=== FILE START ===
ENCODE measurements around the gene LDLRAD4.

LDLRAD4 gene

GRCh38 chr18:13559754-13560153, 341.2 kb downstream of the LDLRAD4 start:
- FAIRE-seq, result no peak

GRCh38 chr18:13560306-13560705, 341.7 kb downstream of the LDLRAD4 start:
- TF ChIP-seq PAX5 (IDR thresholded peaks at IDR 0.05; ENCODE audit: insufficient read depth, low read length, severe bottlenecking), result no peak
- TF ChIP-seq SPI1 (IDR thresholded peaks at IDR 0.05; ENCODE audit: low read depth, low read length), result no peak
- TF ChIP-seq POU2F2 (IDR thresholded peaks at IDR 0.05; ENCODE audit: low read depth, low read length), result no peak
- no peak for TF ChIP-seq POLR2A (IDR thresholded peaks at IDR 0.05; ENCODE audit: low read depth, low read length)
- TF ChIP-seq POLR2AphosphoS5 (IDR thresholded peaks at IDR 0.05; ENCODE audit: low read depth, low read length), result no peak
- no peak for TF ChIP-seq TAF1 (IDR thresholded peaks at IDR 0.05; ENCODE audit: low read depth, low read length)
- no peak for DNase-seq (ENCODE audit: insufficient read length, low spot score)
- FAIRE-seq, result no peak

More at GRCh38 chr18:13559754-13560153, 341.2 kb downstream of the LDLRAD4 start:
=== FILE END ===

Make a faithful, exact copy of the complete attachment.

ENCODE measurements around the gene LDLRAD4.

LDLRAD4 gene

GRCh38 chr18:13559754-13560153, 341.2 kb downstream of the LDLRAD4 start:
- FAIRE-seq, result no peak

GRCh38 chr18:13560306-13560705, 341.7 kb downstream of the LDLRAD4 start:
- TF ChIP-seq PAX5 (IDR thresholded peaks at IDR 0.05; ENCODE audit: insufficient read depth, low read length, severe bottlenecking), result no peak
- TF ChIP-seq SPI1 (IDR thresholded peaks at IDR 0.05; ENCODE audit: low read depth, low read length), result no peak
- TF ChIP-seq POU2F2 (IDR thresholded peaks at IDR 0.05; ENCODE audit: low read depth, low read length), result no peak
- no peak for TF ChIP-seq POLR2A (IDR thresholded peaks at IDR 0.05; ENCODE audit: low read depth, low read length)
- TF ChIP-seq POLR2AphosphoS5 (IDR thresholded peaks at IDR 0.05; ENCODE audit: low read depth, low read length), result no peak
- no peak for TF ChIP-seq TAF1 (IDR thresholded peaks at IDR 0.05; ENCODE audit: low read depth, low read length)
- no peak for DNase-seq (ENCODE audit: insufficient read length, low spot score)
- FAIRE-seq, result no peak

More at GRCh38 chr18:13559754-13560153, 341.2 kb downstream of the LDLRAD4 start: